How Does Booking Travel Through a Credit Card Rewards Program Compare?

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Travel rewards credit cards are exciting.

Who doesn’t want to be earning points toward a dream vacation every time you use your credit card to buy something?

However, whether a travel rewards credit card is right for you is a more nuanced question. Even the best travel credit cards charge annual fees. So you need to project how often you’ll travel and whether the rewards justify the fee.

Many travel rewards credit cards require you to book through their own travel program in order to participate in the rewards system.

How do the prices that those credit card travel programs offer compare to other traditional booking sites? That’s what a listener of the Clark Howard Podcast recently asked.

Booking Travel: Credit Card Travel Program vs. Traditional Options

Are prices for travel worse when you book through a credit card travel rewards program?

That’s what a listener wondered during the Aug. 18 podcast episode.

Barbara asked: “A listener asked about a 2% reward credit card option since the Costco Visa is not as great as it used to be when it was American Express. Clark suggested the Capital One card with an annual fee (part of it is returned if you purchase travel through Capital One).

“The rest of the story … There are more and more cards that require you to purchase travel through them vs. just using the card to purchase any travel expense. Will the travel maestro please explain how costs compare booking through a credit card company vs. the many other sites Clark has recommended in the past?”

Remember, Clark’s No. 1 travel rule is to find a deal first — no matter where the destination. He preaches comparison shopping in practically every podcast episode.


So when it comes to the best deal on travel, the answer is “it depends.” But there’s a clear process that Clark likes to follow.

How Clark Howard Books His Own Travel To Save Money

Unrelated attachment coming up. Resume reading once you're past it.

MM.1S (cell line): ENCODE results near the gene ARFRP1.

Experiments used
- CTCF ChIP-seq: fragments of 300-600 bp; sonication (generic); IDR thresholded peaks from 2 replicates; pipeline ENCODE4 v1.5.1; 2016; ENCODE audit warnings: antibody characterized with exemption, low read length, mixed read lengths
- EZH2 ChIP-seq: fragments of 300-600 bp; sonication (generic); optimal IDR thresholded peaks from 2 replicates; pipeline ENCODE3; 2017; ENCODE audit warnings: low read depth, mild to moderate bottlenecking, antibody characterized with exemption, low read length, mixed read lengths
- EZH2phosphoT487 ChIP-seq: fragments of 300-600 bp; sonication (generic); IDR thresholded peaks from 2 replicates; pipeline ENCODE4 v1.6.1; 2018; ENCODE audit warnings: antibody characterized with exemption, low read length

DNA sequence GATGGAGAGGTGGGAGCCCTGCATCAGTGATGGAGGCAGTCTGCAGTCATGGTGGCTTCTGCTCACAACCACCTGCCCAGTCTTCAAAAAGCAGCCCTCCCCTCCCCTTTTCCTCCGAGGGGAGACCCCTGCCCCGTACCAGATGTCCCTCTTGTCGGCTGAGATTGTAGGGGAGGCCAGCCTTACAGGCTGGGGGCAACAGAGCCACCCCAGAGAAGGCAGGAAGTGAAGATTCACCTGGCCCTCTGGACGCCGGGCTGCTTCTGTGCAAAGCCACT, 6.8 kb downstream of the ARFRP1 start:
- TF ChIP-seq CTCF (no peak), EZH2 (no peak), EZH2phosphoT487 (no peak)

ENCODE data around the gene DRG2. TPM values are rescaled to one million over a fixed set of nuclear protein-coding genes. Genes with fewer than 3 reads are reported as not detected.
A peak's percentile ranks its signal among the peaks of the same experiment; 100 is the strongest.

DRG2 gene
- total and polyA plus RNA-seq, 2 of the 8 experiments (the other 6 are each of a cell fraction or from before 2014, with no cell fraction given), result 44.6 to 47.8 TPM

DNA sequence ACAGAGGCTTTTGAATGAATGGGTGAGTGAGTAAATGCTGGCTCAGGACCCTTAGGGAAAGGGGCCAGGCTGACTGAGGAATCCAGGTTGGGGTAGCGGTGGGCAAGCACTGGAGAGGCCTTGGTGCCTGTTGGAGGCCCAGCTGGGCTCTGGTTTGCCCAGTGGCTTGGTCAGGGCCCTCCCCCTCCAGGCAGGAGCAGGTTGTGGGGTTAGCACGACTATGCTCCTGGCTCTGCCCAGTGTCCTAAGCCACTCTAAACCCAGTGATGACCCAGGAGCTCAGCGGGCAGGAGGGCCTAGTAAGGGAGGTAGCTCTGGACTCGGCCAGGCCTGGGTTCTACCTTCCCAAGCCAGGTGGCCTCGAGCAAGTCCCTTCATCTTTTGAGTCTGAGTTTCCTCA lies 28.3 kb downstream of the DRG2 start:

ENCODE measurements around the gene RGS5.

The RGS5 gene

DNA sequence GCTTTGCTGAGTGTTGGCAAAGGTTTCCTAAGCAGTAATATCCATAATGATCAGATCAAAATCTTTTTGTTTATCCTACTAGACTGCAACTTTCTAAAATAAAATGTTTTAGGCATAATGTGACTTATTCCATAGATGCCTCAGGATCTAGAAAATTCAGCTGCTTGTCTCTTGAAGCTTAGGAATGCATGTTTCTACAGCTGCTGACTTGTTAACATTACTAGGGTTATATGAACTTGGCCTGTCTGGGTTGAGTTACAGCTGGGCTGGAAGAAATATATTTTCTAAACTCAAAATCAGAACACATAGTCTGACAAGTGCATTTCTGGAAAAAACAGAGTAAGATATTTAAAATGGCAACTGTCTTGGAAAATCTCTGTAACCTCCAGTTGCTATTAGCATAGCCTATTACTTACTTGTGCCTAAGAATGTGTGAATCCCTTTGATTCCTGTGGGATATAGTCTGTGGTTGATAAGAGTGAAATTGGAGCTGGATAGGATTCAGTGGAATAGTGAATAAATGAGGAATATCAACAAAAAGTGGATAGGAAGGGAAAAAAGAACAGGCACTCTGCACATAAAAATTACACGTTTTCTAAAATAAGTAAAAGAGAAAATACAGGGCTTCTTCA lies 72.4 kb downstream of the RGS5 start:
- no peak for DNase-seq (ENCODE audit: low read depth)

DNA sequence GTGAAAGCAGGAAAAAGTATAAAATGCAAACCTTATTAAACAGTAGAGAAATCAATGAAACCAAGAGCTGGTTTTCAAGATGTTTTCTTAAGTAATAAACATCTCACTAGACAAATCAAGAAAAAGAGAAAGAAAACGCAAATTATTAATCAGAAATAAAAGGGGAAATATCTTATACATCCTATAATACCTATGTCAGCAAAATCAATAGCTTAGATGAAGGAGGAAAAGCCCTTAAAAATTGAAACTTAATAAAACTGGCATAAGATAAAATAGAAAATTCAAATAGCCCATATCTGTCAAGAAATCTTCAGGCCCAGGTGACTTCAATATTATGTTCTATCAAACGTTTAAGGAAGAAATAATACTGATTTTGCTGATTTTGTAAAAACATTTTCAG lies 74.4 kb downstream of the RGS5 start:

The only way to know the best price for any individual flight, hotel or excursion is to check all your options. It’s a double-edged sword in that it’s a lot of work. But it’s also an opportunity.

“If we had a camera behind me when I’m trying to book travel, it would bore you and then you’d be laughing,” Clark says.

“I was booking some travel last night. And I opened so many windows at so many websites comparison shopping. My whole screen at the top was tiny little windows, one after another after another. And I was going back and forth and comparing. And I got overwhelmed and I actually took out pen and paper and was writing things down.”

Here are the websites that Clark remembers browsing:

“And I know that just sounds like a no-fun zone,” Clark says. “For me, it’s all like this challenge. And so there are times that booking through one of the travel portals is going to cost you more and not worth doing. And then there are other times it’s a real deal. Plus you get 5x points or 10x points or something like that using the travel portal.

“And so I don’t use [a credit card travel program] until I have verified it is A-OK.

“I was booking four different hotels last night. And I booked one with Priceline, two with Booking, which is the same company as Priceline, and one with American Express. So I was all over the place figuring out for each place, what was best.”

Final Thoughts

Clark’s method for booking travel is the way to go if you want the best price. Sometimes your credit card travel rewards program will make the most sense and sometimes it won’t. There are a lot of nuances depending on your individual circumstances.

But the best way to figure it out is to know, understand and compare all your options.


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